[Categories: Photography, Photography 101 Forever
[Photos this week are hosted right here on WordPress. Somewhere… serene.]
[Right-click on a photo might open it in a separate tab or window.]
The Lens Artists Challenge is hosted this week by Leya//Ann-Christine.
A-C says: “Taking photos of people or animals when they have no idea that you’re doing it is called candid photography. One of the beautiful things with photography is being able to catch someone in the act. It adds natural life to your pictures.”
- Actors Dennis Quaid and Scarlett Johansson filming a scene for an unknown movie at New York University.
When I searched on ‘people’ in my Apple Photos library I had more than 17,000 hits! A large majority, of course, were posed. Me, us, or them, in front of who, what, and where. ‘Strike a pose’ (RE: Madonna the singer) might make a future topic.
2. The Ron Carter Trio, I believe, at the Blue Note Jazz Club and Restaurant in Greenwich Village.
Candid selections from my library were considerably less. I did have some statuary that was very cooperative, some on pedestals, some on benches or free-standing, perhaps also suitable for a future topic. The nearly countless pix of largely unnamed statues might seem a wooden portrayal, if they weren’t mostly bronze. 😉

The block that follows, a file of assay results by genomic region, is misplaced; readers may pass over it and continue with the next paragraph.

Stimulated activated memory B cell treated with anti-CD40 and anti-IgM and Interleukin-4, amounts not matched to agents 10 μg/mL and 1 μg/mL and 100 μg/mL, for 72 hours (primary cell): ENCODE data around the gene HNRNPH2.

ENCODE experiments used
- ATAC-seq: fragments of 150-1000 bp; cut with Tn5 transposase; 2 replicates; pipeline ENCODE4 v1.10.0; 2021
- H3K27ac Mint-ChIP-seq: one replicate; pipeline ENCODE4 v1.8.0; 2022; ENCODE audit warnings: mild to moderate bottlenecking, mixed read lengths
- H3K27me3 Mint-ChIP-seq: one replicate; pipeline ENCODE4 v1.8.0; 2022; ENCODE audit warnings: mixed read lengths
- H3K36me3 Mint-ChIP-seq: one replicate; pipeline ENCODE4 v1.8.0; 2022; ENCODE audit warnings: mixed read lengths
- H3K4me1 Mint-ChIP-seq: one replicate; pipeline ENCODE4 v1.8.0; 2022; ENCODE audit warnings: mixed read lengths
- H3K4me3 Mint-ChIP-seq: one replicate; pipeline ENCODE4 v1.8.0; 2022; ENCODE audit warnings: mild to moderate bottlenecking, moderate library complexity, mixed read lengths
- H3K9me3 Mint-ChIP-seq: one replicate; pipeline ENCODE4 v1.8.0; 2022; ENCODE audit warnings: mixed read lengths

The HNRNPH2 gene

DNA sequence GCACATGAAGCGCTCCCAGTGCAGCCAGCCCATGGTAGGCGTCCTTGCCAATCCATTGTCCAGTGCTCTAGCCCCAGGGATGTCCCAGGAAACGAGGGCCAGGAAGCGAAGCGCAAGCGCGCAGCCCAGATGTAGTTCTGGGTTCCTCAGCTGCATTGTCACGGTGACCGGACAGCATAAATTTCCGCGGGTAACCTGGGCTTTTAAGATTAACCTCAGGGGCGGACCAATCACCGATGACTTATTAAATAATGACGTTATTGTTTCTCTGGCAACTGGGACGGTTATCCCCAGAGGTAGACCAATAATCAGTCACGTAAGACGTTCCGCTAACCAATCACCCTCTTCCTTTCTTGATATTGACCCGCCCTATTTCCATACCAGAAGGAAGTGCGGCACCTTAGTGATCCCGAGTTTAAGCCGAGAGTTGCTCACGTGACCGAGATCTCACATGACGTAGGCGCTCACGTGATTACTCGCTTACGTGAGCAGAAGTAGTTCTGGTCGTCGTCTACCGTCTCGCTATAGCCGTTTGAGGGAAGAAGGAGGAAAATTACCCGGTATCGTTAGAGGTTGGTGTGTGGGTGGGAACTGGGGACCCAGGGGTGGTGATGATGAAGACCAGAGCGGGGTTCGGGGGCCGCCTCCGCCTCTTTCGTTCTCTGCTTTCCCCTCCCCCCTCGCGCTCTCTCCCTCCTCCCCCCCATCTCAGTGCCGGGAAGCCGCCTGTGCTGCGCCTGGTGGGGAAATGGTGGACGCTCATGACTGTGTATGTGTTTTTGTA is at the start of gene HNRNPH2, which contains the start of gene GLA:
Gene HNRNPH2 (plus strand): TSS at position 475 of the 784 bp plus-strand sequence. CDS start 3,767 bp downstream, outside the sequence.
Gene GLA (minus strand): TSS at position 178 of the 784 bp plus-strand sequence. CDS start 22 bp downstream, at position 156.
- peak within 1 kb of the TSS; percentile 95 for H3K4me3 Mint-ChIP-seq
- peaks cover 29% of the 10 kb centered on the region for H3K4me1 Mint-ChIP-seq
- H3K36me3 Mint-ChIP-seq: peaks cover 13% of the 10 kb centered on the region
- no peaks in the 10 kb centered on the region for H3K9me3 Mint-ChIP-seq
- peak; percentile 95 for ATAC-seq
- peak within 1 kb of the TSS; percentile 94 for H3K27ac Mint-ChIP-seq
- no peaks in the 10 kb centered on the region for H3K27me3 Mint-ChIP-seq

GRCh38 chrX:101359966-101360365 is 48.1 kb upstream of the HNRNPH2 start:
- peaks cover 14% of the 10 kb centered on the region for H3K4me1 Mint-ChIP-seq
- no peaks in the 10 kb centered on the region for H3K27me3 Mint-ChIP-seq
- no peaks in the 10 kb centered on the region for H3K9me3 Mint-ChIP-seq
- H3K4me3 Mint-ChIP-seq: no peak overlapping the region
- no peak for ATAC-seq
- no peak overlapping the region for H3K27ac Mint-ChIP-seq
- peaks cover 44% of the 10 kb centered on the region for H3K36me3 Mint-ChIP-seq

3. Picture taken of a picture taker, likely atop the Empire State Building.
I barely got into the 17,000 before I decided on a handful from a May 2004 visit to New York City. At least they were digital, rather than some print to digital conversions like many of my older photos. These were taken with a Sony DSC-V1 camera, capable of a searing 5 megapixels resolution and 4x optical zoom. Don’t get me started on my first ‘digital’ camera, a Sony Mavica FD91, I believe, that used 3.5″ floppy disks for media. That was another lifetime ago.
4. Hoda Kotb and Lester Holt of the NBV-TV Today Show, outdoors on the Rockefeller Plaza for a show segment.
5. Have twins?? Another segment of the Today Show, something about twins!
6. Linwood ‘Linny’ Boyette wrapping it up. He was a Today Show outdoor audience visitor on a near-daily basis for some 20 years. He passed away in 2013.